Wednesday, October 23, 2019

An Outstanding Event

This morning saw a heavy and highly visible migration of northern thrushes through our Oakenclough ringing site.  Andy, Bryan and I met at 0645 with nets up and set ready for 0715. 

We caught very few birds in the less than ideal conditions of a 12/14 mph southerly wind and bright sunshine on one net, but witnessed an impressive movement of Northern thrushes based almost entirely on North West to South East flight lines 

Our tally of ringing was just 12 birds - 9 Redwing, 1 Song Thrush, 1 Blackbird, 1 Robin. 


Song Thrush  

These nine birds were a tiny part only of a count from 0800 to 1100 that saw approximately 3800 thrushes - 2300 Fieldfares and 1500 Redwings. 

All was quiet until about 0800 when the influx of Redwings and Fieldfares began from the direction of the coast and Morecambe Bay some 15 miles away. It was slow at first, mainly Redwings then as the light and visibility improved we realised that a heavy movement was on the cards. So it began with flocks of anywhere between five, fifty and three hundred thrushes, mostly mixed. There was always a majority Fieldfare configuration, especially in the latter stages when good numbers arrived from a more northerly, even north easterly direction, flying quite low against the now fresh southerly wind. 

The plantation has a heavy and very brightly coloured crop of hawthorn and rowan berries that the thrushes targeted as soon as they landed. 

Redwing and Fieldfare


Other birds were in the mix, one or two Song Thrush, Blackbird and Mistle Thrush but almost certainly more in the general melee of hundreds of overhead birds. Otherwise- 25+ Chaffinch, 30 Woodpigeon and one Sparrowhawk that hunted the arriving thrushes. 

A further sighting was of three Jays, an essentially sedentary species unless acorn crops fail, when they must migrate to other areas for food. Such years may result in quite large numbers of Jays being seen on visible migration. This may be the case this year with many reports of Jays in unusual and non-regular locations. 

Eurasian Jay 

In recent days I looked on local Whats App Birding and Bird News, Twitter and Facebook but found no messages, posts or apparent interest in this once in a year spectacle. It would appear that Redwings and Fieldfares are not rare or exciting enough to merit a mention. 

The absolute best local web and information site I know belongs to Bryan Yorke, who come rain or shine, conducts daily visible migration counts at Burton in Kendal,  Arnsideand Silverdale Blog , some 20 miles just north west of Okenclough.  His sightings and counts give a useful comparison to our own. Bryan's very low counts from today seem to point to this morning’s thrushes taking both more coastal and also inland Pennine routes.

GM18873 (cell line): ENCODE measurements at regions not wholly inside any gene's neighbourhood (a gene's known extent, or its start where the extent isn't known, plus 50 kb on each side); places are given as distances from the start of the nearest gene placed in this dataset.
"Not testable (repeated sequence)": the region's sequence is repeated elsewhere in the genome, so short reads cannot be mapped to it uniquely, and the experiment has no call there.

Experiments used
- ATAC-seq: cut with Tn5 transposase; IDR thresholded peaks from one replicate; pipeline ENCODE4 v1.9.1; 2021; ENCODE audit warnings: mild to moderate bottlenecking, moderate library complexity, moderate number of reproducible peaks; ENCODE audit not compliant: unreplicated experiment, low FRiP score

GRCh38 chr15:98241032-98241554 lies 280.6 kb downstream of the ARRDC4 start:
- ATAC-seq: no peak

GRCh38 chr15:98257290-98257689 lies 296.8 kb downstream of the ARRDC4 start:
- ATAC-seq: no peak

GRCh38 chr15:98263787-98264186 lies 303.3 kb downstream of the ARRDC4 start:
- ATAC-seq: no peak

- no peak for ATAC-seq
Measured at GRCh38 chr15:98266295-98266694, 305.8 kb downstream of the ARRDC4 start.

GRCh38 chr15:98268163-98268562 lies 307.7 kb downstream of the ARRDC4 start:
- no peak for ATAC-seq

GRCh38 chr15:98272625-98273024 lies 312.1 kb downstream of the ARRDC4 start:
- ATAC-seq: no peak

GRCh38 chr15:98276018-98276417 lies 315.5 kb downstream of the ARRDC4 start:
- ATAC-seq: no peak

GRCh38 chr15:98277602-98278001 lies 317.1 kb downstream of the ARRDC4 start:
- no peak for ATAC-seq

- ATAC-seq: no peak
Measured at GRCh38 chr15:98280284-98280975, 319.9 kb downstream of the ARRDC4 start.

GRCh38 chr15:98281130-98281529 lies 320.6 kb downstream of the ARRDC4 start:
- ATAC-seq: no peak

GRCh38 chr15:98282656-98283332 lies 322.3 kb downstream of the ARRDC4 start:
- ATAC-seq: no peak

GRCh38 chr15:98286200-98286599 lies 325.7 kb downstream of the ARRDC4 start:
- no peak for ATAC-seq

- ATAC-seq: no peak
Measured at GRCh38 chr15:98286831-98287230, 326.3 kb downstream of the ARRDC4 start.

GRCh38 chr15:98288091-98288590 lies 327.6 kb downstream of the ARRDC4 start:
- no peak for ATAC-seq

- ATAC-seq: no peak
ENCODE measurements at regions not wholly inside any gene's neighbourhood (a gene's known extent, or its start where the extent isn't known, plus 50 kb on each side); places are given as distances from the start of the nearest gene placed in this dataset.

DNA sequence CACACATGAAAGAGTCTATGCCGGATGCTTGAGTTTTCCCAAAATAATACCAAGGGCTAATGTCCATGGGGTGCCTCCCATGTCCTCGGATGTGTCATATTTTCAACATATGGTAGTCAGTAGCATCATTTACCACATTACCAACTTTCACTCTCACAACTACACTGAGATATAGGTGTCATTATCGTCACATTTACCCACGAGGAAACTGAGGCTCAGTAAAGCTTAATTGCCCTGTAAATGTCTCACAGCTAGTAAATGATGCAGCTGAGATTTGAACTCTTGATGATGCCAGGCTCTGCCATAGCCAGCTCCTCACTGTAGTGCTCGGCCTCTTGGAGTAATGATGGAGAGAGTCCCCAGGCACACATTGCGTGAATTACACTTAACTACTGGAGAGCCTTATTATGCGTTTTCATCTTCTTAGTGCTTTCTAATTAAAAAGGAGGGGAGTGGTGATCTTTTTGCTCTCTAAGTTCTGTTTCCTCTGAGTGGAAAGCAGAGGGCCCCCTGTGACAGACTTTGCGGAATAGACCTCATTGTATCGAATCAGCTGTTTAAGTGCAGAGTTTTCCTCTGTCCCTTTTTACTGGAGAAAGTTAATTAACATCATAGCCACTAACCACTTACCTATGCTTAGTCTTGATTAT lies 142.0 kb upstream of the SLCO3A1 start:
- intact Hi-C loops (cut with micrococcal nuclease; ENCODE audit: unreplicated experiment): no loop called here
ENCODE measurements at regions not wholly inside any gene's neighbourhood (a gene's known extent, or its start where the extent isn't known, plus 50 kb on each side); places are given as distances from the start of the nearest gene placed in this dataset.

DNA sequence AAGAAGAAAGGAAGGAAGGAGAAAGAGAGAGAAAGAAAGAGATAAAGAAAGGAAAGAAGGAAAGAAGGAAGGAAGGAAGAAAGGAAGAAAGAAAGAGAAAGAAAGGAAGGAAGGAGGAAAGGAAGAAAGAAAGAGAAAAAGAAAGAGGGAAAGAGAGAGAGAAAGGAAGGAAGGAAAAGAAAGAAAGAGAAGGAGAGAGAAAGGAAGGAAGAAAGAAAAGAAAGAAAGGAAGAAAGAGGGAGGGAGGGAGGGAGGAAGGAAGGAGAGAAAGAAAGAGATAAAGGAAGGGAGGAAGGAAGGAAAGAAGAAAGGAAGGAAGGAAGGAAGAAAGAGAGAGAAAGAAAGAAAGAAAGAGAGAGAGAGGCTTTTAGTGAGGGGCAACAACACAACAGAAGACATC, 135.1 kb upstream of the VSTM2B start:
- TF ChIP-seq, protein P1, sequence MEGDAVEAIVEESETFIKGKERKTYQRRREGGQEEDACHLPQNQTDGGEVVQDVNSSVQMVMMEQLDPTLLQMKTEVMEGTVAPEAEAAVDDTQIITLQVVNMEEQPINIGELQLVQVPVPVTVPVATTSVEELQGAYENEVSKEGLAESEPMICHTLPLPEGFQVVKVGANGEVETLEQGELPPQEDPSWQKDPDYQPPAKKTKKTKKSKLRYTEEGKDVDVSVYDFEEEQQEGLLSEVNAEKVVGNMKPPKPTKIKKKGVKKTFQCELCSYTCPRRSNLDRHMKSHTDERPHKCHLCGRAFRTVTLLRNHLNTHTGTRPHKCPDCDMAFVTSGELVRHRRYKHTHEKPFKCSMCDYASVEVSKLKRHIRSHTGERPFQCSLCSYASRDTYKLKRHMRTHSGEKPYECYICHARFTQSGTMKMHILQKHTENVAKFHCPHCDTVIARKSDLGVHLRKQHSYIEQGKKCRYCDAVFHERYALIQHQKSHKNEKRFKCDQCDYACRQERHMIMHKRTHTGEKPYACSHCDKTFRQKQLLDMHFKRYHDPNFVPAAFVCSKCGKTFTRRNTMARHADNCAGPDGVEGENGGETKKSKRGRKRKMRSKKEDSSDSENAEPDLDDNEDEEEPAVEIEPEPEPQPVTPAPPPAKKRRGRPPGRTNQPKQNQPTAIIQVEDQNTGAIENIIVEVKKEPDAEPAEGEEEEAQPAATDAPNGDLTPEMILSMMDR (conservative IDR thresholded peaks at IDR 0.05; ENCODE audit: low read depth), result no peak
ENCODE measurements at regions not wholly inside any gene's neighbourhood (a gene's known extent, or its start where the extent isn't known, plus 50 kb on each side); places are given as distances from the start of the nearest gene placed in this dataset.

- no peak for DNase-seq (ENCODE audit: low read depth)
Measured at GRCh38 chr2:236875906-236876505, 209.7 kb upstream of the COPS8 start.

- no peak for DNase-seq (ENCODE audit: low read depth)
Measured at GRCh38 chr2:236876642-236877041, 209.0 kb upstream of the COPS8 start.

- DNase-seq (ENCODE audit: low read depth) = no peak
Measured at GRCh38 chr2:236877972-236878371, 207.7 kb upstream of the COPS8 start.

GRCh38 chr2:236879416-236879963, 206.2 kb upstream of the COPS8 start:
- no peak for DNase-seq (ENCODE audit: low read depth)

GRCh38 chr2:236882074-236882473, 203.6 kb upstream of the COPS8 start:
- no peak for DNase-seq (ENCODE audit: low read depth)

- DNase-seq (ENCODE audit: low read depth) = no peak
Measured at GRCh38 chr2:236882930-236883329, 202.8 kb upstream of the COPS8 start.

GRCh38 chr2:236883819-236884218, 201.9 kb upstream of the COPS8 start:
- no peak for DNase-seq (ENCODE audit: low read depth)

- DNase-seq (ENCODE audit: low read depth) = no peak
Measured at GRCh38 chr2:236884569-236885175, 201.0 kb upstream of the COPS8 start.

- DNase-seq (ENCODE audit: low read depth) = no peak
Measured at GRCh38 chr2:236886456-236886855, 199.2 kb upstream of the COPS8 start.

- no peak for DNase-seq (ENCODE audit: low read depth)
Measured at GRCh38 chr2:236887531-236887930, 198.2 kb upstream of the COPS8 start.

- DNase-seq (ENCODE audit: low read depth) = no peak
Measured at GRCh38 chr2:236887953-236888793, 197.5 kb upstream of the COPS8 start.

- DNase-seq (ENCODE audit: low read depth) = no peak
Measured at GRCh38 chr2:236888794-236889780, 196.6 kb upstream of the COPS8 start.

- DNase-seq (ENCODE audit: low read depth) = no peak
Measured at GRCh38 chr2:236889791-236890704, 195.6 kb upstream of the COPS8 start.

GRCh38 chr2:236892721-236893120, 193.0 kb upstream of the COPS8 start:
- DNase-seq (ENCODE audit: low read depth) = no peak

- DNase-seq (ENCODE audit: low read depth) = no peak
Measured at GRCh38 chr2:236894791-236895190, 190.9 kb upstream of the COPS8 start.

"Wednesday 23rd October 2019 Taylors Fields, Vicarage Lane, Burton In Kendal 0730hrs" 

"Obviously the thrushes were not about other than a sprinkling which seemed to be going in various directions."

"Chaffinch: 306 (282 SE and 14 W) 
Linnet: 216 (213 SE and 3 SW) 
Redpoll: 3 SE (one party) 
Greenfinch: 1 SE 
Alba Wagtail: 11 SE 
Skylark: 6 SE 
Fieldfare: 98 (20 W/SW,10E,4E,4E,6NW,9W,30SW,15N) 
Redwing: 171 (5SW,3SW,30SW,12SW,50SE,1E,6E,30SW,10SW,9S/SW,5SW,10SW) 
Starling: 50W (15,2,4,5,20,4) 
Woodpigeon: 29 NW 
Pink Footed Goose: 6 SE at 1135hrs" 

Back soon folks. Keep logging in for more news, views and photos.

Linking this post to Anni's Birding Blog.


Lowcarb team member said...

Whenever Eddie and I come up your way, we always enjoy a walk around Morecambe Bay :)

We do have some blue jays that visit us from time to time, I love their colours. Sorry, I don't know enough about birds … I will have to look up how the Eurasian Jay and the blue jay differs, from your pictures they look so similar.

Happy midweek wishes, this month is flying by too quickly.

All the best Jan

Lowcarb team member said...

Hello again Phil.
Having consulted Dr Google and some bird sites! I think what I call the blue jay is actually an Eurasian jay … I'm learning slowly! LOL!

All the best Jan

David M. Gascoigne, said...

Hello Phil: I am struck by the picture of the Song Thrush where you can really see the affiliation with our own American Robin. At a first glance one could be forgiven for thinking it was a juvenile of the latter species. Too bad the winter thrushes don't get their due, a regular movement of ordinary birds not considered exciting, I suppose, but for me it is far more satisfying than a single rarity, chased after by so many. It is this ebb and flow of the birds with the seasons that symbolizes our passion for these creatures.

Wally Jones said...

Any day where one observes nearly 8,000 birds is a good day, in my humble very amateur birder opinion.

The images of birds-in-hand certainly provides a perspective those of us who don't participate in ringing that is unique. Thank you for sharing!

Migration here is in full swing for warblers and their allies, sparrows should show up soon with waterfowl to follow. Lots of fun out there!

We hope your week will bring even more migrants to your waiting nets!

~Lavender Dreamer~ said...

The Jays have the most beautiful wing feathers. Looks like an artist wanted to try out some different types! Love learning more about the birds there and what you see. Enjoy your weekend!

Hootin' Anni said...

My gosh Phil...the numbers seen are phenomenal! And such beauties they are. Migration never lasts long enough for a birder. But, there is always another upcoming season to look foward to soon.

Thanks for stopping by I'd Rather B Birdin and sharing your post. Your visit is appreciated!

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